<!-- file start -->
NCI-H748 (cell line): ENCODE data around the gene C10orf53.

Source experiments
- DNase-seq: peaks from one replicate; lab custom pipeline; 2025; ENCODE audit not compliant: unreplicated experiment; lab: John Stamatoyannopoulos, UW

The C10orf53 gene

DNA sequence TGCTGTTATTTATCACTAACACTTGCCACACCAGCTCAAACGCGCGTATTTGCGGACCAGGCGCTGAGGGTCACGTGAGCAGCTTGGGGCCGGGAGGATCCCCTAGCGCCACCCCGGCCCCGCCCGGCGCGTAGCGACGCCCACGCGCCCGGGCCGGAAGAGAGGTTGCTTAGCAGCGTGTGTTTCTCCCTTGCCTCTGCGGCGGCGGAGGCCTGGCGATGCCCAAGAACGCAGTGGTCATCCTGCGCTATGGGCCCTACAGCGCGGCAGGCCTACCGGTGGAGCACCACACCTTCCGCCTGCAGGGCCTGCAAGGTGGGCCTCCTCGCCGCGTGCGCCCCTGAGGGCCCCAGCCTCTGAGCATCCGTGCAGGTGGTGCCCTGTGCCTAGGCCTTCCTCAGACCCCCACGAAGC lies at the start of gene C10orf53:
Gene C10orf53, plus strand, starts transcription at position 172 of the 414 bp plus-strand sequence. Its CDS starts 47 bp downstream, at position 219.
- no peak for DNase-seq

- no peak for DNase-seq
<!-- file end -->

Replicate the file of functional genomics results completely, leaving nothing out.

NCI-H748 (cell line): ENCODE data around the gene C10orf53.

Source experiments
- DNase-seq: peaks from one replicate; lab custom pipeline; 2025; ENCODE audit not compliant: unreplicated experiment; lab: John Stamatoyannopoulos, UW

The C10orf53 gene

DNA sequence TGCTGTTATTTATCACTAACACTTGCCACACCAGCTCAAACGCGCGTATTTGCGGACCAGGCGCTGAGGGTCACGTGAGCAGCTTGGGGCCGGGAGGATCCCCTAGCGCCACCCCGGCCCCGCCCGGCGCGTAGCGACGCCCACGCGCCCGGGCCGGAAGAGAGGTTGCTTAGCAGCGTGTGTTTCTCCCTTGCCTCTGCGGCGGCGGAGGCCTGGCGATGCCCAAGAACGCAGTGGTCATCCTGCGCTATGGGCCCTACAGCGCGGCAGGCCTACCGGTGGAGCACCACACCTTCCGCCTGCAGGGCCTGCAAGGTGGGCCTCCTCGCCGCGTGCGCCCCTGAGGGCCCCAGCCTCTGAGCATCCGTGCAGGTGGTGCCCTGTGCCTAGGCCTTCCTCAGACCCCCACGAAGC lies at the start of gene C10orf53:
Gene C10orf53, plus strand, starts transcription at position 172 of the 414 bp plus-strand sequence. Its CDS starts 47 bp downstream, at position 219.
- no peak for DNase-seq

- no peak for DNase-seq